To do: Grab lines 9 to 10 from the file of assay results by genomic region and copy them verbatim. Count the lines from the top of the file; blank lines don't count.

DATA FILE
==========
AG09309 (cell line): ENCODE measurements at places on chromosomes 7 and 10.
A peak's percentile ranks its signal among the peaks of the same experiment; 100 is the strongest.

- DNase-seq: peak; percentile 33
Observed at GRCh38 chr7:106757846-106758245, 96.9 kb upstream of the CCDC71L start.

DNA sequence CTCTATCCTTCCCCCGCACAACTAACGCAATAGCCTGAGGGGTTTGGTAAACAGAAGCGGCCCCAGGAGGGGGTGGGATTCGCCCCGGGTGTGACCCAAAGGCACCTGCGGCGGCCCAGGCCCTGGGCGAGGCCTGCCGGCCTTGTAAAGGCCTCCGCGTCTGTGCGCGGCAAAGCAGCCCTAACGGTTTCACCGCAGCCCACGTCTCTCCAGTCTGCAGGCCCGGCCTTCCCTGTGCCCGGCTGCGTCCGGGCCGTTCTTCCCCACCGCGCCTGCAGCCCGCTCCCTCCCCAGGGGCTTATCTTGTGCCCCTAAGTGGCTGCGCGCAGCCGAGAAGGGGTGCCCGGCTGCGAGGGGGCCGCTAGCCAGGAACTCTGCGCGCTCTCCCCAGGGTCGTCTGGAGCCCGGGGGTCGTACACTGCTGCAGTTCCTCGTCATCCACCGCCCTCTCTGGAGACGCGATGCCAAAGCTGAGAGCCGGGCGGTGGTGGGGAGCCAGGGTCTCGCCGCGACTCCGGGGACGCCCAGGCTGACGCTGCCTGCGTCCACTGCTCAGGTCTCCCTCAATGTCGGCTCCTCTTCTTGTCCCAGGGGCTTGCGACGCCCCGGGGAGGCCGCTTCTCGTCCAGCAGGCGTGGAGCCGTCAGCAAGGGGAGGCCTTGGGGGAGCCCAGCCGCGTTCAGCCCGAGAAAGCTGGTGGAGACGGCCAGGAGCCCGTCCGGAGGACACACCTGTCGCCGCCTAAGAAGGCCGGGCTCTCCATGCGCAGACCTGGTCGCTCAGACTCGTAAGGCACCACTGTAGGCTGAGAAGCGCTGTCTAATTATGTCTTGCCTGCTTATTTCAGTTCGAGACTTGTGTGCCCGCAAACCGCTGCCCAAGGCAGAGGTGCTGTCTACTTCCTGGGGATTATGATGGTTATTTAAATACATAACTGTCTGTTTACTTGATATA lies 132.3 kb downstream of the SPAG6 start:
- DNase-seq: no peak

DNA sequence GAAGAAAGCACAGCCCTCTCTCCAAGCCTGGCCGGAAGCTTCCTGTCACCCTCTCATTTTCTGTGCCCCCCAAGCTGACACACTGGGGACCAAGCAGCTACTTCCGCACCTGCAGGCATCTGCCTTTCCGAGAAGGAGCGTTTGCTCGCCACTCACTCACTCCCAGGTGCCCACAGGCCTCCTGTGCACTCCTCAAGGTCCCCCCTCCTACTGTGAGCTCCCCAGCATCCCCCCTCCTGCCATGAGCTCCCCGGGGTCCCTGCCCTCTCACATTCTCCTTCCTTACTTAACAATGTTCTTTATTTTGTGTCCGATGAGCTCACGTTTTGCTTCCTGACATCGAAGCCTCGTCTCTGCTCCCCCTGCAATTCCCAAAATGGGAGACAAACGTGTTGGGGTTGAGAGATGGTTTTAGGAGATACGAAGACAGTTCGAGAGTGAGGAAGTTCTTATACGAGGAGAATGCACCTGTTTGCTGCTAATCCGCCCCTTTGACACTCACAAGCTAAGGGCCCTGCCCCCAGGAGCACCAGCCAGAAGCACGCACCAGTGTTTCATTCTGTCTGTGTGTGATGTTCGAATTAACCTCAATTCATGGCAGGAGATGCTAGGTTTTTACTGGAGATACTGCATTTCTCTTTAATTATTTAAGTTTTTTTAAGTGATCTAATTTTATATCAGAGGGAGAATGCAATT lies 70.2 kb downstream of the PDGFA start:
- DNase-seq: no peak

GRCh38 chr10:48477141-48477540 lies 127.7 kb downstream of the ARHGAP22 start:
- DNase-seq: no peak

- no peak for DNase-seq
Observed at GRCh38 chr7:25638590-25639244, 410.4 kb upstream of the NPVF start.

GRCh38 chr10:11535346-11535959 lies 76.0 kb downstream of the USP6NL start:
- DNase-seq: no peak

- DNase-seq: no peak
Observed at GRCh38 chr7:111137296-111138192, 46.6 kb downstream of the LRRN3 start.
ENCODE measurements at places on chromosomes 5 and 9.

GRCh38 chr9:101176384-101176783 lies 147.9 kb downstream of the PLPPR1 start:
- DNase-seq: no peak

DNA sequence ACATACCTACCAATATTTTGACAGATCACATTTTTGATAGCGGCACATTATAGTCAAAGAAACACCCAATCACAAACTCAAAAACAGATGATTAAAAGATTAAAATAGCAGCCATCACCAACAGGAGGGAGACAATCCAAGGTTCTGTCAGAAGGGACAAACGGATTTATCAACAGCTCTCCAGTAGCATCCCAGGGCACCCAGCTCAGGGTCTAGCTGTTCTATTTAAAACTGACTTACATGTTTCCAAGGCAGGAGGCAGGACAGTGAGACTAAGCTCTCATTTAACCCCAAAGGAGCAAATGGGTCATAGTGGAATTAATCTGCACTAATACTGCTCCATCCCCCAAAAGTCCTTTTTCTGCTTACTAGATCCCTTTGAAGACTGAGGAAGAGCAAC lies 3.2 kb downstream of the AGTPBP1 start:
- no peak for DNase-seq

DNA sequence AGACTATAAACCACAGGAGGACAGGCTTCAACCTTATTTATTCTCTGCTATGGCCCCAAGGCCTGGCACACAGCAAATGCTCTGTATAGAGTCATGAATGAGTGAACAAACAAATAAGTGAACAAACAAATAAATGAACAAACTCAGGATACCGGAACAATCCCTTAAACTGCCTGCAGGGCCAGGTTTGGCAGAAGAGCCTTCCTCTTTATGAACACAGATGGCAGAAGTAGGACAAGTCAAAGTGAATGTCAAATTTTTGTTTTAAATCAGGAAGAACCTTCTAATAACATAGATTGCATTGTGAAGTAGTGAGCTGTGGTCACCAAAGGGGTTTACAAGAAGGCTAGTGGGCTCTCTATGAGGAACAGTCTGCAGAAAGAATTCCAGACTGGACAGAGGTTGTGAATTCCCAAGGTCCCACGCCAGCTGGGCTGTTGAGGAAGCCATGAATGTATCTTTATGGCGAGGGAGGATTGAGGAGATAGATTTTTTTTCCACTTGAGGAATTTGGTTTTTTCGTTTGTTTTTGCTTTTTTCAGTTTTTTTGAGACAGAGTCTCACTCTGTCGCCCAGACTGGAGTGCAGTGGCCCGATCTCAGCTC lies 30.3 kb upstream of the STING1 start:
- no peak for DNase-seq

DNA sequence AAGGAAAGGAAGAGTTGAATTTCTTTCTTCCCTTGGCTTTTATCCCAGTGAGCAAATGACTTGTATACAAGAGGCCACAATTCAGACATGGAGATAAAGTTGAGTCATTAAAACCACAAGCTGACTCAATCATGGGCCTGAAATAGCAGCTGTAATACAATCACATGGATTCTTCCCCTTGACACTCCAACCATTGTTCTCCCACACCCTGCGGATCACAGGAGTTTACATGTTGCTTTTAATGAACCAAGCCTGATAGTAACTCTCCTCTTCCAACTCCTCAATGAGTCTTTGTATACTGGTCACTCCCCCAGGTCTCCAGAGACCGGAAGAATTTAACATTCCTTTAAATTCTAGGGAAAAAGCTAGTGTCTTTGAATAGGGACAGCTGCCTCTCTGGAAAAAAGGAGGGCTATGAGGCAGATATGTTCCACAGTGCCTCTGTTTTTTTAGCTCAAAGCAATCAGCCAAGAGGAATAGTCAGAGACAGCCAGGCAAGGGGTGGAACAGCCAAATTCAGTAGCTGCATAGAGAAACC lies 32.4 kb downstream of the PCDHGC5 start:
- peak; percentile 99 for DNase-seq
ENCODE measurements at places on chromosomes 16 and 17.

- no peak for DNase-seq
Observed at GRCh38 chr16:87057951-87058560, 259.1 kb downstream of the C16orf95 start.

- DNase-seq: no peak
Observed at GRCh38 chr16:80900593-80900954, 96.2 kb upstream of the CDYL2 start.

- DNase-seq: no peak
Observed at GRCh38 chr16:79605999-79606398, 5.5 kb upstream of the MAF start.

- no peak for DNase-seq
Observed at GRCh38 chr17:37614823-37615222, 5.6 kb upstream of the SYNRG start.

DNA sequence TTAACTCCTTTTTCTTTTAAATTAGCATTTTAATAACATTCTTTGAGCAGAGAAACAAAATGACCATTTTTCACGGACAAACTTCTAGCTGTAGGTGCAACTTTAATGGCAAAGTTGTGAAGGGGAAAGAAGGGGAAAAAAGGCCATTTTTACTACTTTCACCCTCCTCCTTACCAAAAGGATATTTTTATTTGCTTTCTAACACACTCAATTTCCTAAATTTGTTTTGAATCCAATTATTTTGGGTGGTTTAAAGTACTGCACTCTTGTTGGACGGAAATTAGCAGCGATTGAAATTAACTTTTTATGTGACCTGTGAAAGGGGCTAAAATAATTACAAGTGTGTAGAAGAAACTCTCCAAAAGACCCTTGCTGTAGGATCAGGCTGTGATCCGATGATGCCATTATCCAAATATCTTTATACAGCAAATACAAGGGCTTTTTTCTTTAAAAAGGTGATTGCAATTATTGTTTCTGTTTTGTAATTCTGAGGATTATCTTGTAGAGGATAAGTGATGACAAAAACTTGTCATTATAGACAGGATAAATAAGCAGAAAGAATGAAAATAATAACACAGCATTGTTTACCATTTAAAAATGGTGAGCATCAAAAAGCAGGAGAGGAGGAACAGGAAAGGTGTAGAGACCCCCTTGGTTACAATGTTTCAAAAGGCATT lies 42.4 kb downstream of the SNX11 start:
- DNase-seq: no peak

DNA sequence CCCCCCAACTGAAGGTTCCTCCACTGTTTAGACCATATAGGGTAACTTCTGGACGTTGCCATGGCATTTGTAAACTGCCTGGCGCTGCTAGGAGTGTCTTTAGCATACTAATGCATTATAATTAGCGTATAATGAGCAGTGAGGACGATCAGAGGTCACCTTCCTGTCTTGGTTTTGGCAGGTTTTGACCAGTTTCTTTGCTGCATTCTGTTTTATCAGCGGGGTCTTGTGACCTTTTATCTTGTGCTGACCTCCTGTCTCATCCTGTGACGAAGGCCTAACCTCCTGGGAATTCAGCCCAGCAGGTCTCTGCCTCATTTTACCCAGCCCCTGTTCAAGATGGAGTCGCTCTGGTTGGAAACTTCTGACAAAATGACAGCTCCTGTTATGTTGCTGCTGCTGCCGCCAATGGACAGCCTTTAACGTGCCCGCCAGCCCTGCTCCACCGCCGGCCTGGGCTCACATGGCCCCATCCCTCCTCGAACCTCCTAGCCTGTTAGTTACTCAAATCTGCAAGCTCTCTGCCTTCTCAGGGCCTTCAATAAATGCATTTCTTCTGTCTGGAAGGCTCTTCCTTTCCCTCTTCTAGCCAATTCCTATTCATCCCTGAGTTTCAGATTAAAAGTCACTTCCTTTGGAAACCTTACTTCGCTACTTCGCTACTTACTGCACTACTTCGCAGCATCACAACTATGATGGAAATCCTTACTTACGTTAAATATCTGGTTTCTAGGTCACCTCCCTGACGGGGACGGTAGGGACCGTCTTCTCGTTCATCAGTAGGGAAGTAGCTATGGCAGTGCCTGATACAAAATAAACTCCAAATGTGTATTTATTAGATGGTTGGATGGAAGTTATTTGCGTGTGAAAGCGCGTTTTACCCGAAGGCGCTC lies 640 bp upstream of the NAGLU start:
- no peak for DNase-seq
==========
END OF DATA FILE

GRCh38 chr10:48477141-48477540 lies 127.7 kb downstream of the ARHGAP22 start:
- DNase-seq: no peak